Before "Antiquity"

Petrarch and Boccaccio

The Landscape of Ancient Rome

The Landscape of Antiquity

The Inhabitants of Antiquity






The Landcape of Ancient Rome


uctores vetustissimi

Annio da Viterbo, Auctores vetustissimi

Urbis Romae topographia

Bartolomeo Marliani, Urbis Romae topographia

De ludis circensibus

Onofrio Panvinio, De ludis circensibus

One project initiated by Petrarch that his successors adopted with particular zeal was the reconstruction of the landscape of ancient Rome. Whereas the Nuremberg Chronicle had shown the old monuments intermingled with the new, antiquarians began to imagine the pure form of the pre-Christian city. These depictions provided a context within which to fit individual artifacts, events, and customs. Rome became the first capital of antiquity; not until the 18th century would it be rivaled by Athens.

The pioneering scholar of the topography of ancient Rome was Flavio Biondo (1392-1463), whose Roma instaturata, based on texts and material remains, was the first comprehensive guide to the buildings of the ancient city. Biondo's book was not illustrated. One of the first printed depictions of the ancient city was essayed by a Dominican friar, Annio da Viterbo (1432-1502). Annio was an inventor in every sense of the word. His Auctores vetustissimi was an anthology of seventeen purportedly classical texts, all of which he had written himself. Annio's map of Rome as founded by Romulus is a loose interpretation of one of his own forgeries. It prominently features "Vicus Tuscus," the home of the Etruscans whom Annio and his fellow Viterbans claimed as their ancestors.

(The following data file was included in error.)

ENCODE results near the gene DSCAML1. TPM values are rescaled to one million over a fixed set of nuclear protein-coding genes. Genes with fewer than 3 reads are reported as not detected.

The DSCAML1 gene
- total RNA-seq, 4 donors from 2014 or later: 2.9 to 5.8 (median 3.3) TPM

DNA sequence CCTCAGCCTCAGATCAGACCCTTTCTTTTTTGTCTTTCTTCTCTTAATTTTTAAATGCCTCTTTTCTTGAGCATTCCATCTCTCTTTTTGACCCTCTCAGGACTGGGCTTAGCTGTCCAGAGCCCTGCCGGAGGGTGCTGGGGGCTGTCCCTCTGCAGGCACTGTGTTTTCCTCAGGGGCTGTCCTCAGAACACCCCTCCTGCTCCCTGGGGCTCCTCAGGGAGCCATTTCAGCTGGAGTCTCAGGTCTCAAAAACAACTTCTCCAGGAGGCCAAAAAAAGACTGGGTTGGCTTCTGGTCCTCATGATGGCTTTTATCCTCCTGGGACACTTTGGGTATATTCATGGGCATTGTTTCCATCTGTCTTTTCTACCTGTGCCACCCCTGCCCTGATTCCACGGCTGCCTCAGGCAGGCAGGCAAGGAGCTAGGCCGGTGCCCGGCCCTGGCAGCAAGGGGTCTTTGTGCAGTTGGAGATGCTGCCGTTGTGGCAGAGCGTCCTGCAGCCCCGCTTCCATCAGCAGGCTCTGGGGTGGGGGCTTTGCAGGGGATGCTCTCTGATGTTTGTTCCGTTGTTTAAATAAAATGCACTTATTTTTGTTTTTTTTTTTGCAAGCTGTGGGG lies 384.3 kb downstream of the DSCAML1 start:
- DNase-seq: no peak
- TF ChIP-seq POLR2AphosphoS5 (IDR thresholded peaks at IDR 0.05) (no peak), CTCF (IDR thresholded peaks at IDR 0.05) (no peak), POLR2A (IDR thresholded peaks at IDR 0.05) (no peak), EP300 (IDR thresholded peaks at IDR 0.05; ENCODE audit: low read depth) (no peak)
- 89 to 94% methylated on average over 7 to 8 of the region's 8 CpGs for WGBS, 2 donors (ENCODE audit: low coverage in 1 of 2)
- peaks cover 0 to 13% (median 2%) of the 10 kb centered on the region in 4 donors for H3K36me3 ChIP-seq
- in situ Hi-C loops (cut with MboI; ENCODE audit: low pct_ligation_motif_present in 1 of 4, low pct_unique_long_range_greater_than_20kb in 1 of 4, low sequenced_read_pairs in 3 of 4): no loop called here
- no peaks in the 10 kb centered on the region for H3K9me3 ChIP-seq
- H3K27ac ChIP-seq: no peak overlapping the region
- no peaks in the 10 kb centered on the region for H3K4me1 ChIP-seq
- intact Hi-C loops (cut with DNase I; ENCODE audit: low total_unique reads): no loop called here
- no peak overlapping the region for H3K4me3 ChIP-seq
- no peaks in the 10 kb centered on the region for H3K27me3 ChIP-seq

At first glance, both later maps shown here, the first from a guidebook by Bartolomeo Marliani (d. 1560), and the second from a treatise by Onofrio Panvinio (1530-1568), represent extraordinary advances over Annio's crude sketch. Indeed, a great deal of archaeological activity during the 16th century contributed to a more sophisticated understanding of the remains of ancient Rome. But in one important respect, Annio's map may be considered the more accurate: it shows the city as imagined at a specific moment in history, whereas Marliani's and Panvinio's are composites of all the Roman "antiquities," regardless of their dates. The "ancient Rome" depicted in these later maps is a modern invention that had never existed at any one point in antiquity.


[Bryn Mawr College Library Special Collections]